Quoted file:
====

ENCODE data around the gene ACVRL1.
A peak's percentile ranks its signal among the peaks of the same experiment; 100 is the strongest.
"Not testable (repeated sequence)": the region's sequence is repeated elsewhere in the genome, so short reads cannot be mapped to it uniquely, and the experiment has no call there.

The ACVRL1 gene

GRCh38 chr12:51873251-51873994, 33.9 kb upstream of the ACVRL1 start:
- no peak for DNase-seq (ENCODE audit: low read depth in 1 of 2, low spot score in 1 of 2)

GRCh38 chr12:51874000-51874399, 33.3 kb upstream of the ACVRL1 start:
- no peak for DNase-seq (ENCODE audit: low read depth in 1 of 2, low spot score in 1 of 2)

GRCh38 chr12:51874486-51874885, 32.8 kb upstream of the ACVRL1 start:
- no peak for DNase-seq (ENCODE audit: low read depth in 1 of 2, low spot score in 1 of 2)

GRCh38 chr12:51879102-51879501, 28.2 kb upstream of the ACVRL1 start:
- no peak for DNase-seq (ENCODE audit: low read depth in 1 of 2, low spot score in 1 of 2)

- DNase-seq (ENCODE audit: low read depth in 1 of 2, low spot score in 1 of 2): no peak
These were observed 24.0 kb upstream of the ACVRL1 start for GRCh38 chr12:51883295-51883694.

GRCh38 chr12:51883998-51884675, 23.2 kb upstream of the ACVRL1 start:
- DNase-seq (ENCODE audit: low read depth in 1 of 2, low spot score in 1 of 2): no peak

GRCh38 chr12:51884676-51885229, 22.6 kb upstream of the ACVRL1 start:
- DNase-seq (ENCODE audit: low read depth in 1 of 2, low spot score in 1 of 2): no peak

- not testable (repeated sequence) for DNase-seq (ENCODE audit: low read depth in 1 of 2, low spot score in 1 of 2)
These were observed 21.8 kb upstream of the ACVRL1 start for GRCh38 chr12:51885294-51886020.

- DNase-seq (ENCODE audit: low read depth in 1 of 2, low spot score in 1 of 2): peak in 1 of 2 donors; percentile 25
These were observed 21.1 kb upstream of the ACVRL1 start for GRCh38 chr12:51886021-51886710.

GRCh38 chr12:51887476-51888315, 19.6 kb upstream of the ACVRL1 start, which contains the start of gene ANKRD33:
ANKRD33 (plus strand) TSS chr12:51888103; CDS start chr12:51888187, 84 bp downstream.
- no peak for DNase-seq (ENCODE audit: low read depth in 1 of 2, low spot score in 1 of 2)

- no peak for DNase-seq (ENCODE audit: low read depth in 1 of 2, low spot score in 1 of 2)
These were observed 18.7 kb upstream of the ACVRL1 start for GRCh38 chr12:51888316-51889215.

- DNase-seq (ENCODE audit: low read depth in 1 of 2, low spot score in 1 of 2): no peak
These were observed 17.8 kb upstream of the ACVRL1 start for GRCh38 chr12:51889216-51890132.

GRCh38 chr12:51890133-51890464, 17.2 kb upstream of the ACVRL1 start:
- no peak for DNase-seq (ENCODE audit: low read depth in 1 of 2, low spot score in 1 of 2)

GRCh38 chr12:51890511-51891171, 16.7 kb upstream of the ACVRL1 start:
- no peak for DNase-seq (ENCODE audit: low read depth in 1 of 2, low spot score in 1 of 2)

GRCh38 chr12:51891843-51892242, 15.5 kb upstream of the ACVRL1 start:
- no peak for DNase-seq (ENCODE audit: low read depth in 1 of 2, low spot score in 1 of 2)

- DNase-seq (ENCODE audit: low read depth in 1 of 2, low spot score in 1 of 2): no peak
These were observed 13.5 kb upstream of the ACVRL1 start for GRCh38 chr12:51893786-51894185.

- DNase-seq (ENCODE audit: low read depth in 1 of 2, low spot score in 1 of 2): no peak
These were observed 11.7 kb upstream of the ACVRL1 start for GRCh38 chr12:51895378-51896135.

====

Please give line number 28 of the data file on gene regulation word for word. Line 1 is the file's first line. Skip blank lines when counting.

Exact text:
- DNase-seq (ENCODE audit: low read depth in 1 of 2, low spot score in 1 of 2): no peak